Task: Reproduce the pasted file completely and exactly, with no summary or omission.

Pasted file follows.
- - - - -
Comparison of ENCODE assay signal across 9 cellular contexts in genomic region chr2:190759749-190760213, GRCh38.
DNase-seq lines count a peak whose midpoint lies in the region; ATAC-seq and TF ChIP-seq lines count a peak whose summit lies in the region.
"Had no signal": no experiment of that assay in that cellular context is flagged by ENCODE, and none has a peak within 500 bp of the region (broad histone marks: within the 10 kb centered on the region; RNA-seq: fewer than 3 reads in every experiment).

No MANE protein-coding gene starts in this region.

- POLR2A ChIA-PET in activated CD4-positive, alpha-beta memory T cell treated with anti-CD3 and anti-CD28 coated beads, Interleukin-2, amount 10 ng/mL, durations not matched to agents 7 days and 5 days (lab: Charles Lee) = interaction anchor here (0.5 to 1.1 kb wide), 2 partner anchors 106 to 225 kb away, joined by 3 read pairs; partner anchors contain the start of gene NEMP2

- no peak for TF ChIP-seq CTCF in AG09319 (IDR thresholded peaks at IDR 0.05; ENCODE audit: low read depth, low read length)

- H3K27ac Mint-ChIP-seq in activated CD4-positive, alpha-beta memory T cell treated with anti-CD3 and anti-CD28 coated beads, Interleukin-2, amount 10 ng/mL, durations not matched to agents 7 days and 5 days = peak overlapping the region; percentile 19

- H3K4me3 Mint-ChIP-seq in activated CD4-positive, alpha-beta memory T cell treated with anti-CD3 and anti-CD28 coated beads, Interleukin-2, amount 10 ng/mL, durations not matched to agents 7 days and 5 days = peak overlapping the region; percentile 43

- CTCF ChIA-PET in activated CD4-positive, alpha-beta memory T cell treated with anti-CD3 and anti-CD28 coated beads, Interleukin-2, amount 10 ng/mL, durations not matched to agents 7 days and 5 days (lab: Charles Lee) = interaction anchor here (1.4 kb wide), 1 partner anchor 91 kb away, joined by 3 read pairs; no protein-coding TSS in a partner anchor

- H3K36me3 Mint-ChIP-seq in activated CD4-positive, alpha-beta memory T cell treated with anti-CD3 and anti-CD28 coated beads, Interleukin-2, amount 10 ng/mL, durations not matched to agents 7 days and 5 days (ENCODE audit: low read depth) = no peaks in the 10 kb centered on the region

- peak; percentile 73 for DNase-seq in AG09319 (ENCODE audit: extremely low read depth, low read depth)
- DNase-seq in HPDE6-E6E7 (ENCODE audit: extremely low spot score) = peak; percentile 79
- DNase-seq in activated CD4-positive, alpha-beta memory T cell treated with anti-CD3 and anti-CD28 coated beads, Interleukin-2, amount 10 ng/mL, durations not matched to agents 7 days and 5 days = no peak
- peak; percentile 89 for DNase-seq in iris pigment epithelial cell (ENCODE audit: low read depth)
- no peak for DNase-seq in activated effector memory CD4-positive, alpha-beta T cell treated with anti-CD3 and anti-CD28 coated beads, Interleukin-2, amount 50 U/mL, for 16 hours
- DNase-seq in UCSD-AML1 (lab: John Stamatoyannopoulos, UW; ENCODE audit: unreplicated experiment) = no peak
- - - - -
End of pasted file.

Comparison of ENCODE assay signal across 9 cellular contexts in genomic region chr2:190759749-190760213, GRCh38.
DNase-seq lines count a peak whose midpoint lies in the region; ATAC-seq and TF ChIP-seq lines count a peak whose summit lies in the region.
"Had no signal": no experiment of that assay in that cellular context is flagged by ENCODE, and none has a peak within 500 bp of the region (broad histone marks: within the 10 kb centered on the region; RNA-seq: fewer than 3 reads in every experiment).

No MANE protein-coding gene starts in this region.

- POLR2A ChIA-PET in activated CD4-positive, alpha-beta memory T cell treated with anti-CD3 and anti-CD28 coated beads, Interleukin-2, amount 10 ng/mL, durations not matched to agents 7 days and 5 days (lab: Charles Lee) = interaction anchor here (0.5 to 1.1 kb wide), 2 partner anchors 106 to 225 kb away, joined by 3 read pairs; partner anchors contain the start of gene NEMP2

- no peak for TF ChIP-seq CTCF in AG09319 (IDR thresholded peaks at IDR 0.05; ENCODE audit: low read depth, low read length)

- H3K27ac Mint-ChIP-seq in activated CD4-positive, alpha-beta memory T cell treated with anti-CD3 and anti-CD28 coated beads, Interleukin-2, amount 10 ng/mL, durations not matched to agents 7 days and 5 days = peak overlapping the region; percentile 19

- H3K4me3 Mint-ChIP-seq in activated CD4-positive, alpha-beta memory T cell treated with anti-CD3 and anti-CD28 coated beads, Interleukin-2, amount 10 ng/mL, durations not matched to agents 7 days and 5 days = peak overlapping the region; percentile 43

- CTCF ChIA-PET in activated CD4-positive, alpha-beta memory T cell treated with anti-CD3 and anti-CD28 coated beads, Interleukin-2, amount 10 ng/mL, durations not matched to agents 7 days and 5 days (lab: Charles Lee) = interaction anchor here (1.4 kb wide), 1 partner anchor 91 kb away, joined by 3 read pairs; no protein-coding TSS in a partner anchor

- H3K36me3 Mint-ChIP-seq in activated CD4-positive, alpha-beta memory T cell treated with anti-CD3 and anti-CD28 coated beads, Interleukin-2, amount 10 ng/mL, durations not matched to agents 7 days and 5 days (ENCODE audit: low read depth) = no peaks in the 10 kb centered on the region

- peak; percentile 73 for DNase-seq in AG09319 (ENCODE audit: extremely low read depth, low read depth)
- DNase-seq in HPDE6-E6E7 (ENCODE audit: extremely low spot score) = peak; percentile 79
- DNase-seq in activated CD4-positive, alpha-beta memory T cell treated with anti-CD3 and anti-CD28 coated beads, Interleukin-2, amount 10 ng/mL, durations not matched to agents 7 days and 5 days = no peak
- peak; percentile 89 for DNase-seq in iris pigment epithelial cell (ENCODE audit: low read depth)
- no peak for DNase-seq in activated effector memory CD4-positive, alpha-beta T cell treated with anti-CD3 and anti-CD28 coated beads, Interleukin-2, amount 50 U/mL, for 16 hours
- DNase-seq in UCSD-AML1 (lab: John Stamatoyannopoulos, UW; ENCODE audit: unreplicated experiment) = no peak